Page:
The so-called celestial jukebox that digital-music dreamers talked about in the 1990s looks a little closer. Early Tuesday morning, Amazon launched a Web-based music service that lets you listen to your songs from Internet-connected computers and Android smartphones.
Called Cloud Player, it lets Amazon’s “Cloud Drive” servers take the place of a computer’s hard drive or a phone’s flash storage--provided either device has a sufficiently fast connection to the Internet and a user whose Amazon account includes a valid U.S. billing address.
The Seattle retailer provides 5 gigabytes of storage for free; buying an MP3 album from its store upgrades that quota to 20 GB. You can sync new Amazon purchases to your Cloud Drive automatically.
But you can also upload other songs from a Mac or Windows computer using Amazon’s MP3 Uploader. Contrary to what that name suggests, it will also upload AAC files bought from iTunes, provided they’re not older purchases locked with the “digital-rights-management” system Apple retired in April of 2009.
You can then listen to your purchases through a Web browser or on an Android phone running the latest version of Amazon’s MP3 program. A help page on its site suggests that Cloud Player support may be added later to its BlackBerry and Palm webOS apps.
No such option is in store for the iPhone or iPad. Amazon hasn’t even shipped its MP3 store app for Apple’s mobile devices, where it would compete with the iTunes Store and, presumably, be vetoed by Apple.
Based on a quick test Tuesday morning, the whole setup appears stupidly easy. The MP3 Uploader could be a quicker install (the fact that it requires an installation on a Mac at all, by virtue of running on a separate layer of Adobe’s AIR software, earns it a demerit), but it quickly piped a playlist of 22 songs up to my Cloud Drive.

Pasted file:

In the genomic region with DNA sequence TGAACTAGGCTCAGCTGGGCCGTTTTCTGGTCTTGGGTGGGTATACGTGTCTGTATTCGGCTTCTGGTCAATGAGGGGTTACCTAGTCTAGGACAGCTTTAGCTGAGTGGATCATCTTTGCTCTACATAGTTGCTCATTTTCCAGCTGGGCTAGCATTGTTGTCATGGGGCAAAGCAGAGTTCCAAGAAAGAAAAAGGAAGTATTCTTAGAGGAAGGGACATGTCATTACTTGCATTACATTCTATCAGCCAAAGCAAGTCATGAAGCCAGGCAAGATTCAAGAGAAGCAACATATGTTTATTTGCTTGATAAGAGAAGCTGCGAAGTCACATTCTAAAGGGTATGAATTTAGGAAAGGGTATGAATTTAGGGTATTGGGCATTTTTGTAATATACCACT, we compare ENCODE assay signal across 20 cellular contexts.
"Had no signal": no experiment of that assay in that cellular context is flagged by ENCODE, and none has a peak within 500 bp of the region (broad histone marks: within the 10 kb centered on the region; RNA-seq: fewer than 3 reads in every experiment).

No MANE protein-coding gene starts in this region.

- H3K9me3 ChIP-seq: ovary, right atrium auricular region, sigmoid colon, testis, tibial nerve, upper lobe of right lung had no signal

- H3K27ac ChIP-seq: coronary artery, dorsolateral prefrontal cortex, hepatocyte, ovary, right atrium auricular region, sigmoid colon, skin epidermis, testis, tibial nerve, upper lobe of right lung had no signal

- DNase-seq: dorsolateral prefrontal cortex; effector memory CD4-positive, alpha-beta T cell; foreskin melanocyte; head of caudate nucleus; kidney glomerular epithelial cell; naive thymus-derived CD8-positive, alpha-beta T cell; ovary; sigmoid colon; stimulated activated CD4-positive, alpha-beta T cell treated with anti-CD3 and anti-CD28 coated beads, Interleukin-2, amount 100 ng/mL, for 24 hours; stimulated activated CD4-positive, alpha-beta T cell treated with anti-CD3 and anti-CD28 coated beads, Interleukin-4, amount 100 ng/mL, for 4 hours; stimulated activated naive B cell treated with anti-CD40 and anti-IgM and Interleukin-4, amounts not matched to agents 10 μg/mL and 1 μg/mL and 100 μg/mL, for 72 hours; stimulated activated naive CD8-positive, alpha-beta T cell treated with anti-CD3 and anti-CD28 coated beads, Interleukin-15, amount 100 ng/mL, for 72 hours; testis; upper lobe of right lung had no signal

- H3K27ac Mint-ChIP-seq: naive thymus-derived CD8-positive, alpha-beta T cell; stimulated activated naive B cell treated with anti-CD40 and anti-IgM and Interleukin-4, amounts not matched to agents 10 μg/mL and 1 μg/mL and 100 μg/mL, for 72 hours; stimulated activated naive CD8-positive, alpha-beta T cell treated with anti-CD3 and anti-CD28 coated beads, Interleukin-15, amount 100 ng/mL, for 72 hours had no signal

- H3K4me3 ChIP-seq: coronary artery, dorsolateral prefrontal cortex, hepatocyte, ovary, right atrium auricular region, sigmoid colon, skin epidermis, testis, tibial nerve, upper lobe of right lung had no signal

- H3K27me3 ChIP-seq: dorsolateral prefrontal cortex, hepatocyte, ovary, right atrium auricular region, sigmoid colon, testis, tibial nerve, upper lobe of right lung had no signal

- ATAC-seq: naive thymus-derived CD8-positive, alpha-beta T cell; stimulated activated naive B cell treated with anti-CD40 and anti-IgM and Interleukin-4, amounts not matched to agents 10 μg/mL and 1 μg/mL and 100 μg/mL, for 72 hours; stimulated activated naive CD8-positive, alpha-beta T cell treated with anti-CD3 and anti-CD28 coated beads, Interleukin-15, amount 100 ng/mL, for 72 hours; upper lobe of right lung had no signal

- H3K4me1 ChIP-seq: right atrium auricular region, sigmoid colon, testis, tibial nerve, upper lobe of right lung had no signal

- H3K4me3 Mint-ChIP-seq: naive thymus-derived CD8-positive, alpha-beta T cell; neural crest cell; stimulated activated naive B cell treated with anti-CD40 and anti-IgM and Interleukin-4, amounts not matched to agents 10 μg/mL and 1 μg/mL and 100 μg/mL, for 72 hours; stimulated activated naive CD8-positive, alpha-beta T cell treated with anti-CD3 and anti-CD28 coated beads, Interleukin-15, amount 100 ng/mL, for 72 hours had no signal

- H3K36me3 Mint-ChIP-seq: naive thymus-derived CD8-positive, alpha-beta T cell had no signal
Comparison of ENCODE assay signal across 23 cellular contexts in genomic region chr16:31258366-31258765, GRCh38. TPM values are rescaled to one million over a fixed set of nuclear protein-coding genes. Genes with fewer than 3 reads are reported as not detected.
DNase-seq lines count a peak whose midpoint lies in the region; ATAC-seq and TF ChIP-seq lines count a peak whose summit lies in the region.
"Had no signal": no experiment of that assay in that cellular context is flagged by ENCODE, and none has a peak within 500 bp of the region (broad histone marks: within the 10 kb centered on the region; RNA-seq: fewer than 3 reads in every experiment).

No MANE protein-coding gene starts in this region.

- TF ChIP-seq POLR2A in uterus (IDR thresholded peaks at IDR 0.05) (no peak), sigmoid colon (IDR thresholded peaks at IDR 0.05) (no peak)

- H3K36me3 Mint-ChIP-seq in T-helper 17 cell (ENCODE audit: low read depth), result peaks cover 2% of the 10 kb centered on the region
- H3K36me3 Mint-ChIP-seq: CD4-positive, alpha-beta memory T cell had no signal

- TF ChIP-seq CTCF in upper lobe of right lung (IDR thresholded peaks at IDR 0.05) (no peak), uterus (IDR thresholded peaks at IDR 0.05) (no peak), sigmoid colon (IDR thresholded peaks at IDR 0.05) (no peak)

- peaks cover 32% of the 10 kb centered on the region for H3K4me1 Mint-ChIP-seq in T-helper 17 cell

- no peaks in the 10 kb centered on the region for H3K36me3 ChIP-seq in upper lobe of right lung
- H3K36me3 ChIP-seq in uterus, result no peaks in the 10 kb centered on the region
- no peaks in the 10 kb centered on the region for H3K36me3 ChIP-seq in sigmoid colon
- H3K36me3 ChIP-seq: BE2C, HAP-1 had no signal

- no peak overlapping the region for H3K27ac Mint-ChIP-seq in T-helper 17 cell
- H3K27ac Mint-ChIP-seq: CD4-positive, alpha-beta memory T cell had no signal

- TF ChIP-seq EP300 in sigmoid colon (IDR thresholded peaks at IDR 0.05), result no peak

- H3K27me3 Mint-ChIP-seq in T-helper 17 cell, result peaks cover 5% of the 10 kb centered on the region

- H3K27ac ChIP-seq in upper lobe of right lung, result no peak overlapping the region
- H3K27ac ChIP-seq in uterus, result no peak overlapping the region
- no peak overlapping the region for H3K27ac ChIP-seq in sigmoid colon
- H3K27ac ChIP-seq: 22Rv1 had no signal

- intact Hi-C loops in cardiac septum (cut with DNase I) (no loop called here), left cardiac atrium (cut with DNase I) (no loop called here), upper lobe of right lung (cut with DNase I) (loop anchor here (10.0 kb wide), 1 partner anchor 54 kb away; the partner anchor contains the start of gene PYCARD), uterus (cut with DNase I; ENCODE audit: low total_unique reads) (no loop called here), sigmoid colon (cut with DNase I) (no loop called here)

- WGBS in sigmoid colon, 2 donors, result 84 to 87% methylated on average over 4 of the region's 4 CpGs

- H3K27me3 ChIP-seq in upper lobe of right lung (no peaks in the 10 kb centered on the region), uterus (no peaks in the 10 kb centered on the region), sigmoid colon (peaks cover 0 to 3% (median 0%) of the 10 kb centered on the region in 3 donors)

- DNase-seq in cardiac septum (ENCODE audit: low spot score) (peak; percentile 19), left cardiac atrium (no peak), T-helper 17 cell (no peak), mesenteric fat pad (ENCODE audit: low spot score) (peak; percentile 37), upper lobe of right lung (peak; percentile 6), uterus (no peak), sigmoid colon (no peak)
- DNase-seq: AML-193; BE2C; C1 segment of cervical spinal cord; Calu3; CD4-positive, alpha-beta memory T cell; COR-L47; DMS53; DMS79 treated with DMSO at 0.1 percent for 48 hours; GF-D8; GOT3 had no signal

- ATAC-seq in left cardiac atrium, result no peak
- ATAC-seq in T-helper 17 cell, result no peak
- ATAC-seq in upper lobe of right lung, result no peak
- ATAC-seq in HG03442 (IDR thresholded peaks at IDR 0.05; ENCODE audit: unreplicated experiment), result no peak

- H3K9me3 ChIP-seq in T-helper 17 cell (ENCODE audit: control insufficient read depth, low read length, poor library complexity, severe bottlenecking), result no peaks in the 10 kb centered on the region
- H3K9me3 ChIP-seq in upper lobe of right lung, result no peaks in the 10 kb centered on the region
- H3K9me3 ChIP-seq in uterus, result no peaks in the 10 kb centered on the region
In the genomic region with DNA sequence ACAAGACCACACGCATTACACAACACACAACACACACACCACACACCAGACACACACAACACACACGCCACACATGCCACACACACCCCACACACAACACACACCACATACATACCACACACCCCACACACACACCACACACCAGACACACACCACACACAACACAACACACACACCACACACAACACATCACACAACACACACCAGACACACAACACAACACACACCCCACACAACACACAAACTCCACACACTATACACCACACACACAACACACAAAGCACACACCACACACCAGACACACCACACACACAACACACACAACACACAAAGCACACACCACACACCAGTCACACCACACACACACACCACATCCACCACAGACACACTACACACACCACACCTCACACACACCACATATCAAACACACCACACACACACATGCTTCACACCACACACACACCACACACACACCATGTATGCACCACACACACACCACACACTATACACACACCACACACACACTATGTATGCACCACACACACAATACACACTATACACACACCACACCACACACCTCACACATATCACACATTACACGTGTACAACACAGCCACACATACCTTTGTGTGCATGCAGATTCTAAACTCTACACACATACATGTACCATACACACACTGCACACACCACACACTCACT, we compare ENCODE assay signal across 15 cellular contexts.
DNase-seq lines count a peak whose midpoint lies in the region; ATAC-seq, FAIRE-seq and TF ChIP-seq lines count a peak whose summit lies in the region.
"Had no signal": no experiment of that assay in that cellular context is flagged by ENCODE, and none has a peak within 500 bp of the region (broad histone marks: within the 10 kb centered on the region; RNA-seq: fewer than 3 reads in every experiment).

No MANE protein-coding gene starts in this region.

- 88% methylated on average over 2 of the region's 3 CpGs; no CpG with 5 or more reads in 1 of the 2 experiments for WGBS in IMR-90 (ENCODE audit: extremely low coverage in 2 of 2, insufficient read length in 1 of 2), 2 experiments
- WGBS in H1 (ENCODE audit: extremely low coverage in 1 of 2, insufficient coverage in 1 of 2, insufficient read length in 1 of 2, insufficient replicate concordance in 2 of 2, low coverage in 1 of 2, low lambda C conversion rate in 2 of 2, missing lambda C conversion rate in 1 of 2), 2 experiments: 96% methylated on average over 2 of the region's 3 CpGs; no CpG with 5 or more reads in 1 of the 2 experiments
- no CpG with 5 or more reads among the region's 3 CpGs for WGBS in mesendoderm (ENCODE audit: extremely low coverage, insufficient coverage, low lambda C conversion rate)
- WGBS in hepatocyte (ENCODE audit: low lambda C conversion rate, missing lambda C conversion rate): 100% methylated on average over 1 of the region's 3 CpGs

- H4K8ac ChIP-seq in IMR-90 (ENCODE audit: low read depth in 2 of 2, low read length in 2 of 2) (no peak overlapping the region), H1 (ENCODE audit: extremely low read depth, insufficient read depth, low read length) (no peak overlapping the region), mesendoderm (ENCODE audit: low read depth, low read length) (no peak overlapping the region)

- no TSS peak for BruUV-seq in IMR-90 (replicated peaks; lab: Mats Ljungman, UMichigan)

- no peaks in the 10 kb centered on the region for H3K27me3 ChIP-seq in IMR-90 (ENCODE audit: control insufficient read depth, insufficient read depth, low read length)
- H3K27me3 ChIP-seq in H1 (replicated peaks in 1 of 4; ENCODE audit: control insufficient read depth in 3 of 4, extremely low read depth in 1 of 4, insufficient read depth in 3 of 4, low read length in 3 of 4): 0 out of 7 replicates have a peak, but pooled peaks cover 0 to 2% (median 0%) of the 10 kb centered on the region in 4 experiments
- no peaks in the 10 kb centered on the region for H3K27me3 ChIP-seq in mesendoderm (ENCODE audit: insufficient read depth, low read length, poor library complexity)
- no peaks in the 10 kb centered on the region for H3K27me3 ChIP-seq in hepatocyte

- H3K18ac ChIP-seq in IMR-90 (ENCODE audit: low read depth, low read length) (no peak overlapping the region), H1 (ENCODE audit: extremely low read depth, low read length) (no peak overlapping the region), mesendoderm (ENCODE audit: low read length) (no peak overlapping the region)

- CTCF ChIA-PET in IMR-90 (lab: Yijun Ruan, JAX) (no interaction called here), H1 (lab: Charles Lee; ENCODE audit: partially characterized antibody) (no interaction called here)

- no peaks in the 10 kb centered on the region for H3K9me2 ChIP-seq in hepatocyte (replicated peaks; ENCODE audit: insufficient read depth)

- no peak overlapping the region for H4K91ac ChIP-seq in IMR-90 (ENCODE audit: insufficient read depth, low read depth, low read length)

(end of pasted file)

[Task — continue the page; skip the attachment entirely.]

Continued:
Logging into my Amazon account--whether through the Safari or Firefox browsers or a copy of Amazon’s Android app--then revealed those songs, complete with the correct album art. Amazon says it plays back Web-hosted tracks at their original quality; aside from an occasional blip in playback, that sounds about right. Pausing, resuming playback and skipping to the next song all happened almost as fast as if these MP3s and AACs had been parked on each computer I tested.
In making cloud-based access to your music this simple, Amazon owes a debt to serial music entrepeneuer Michael Robertson. A decade ago, his My.MP3.com let users play back songs they already owned over the Web, before major record labels successfully sued to have it shut down.
At the same time, Amazon has also made Apple look foolish and Google appear slow. Apple bought a popular cloud service, Lala, in late 2009 but then shut it down months later; it has yet to introduce any sort of replacement to it. Google, meanwhile, demonstrated its own cloud music offering last May and is apparently still working on it.
Have you tried out Amazon’s Cloud Player? If so, post your own review in the comments.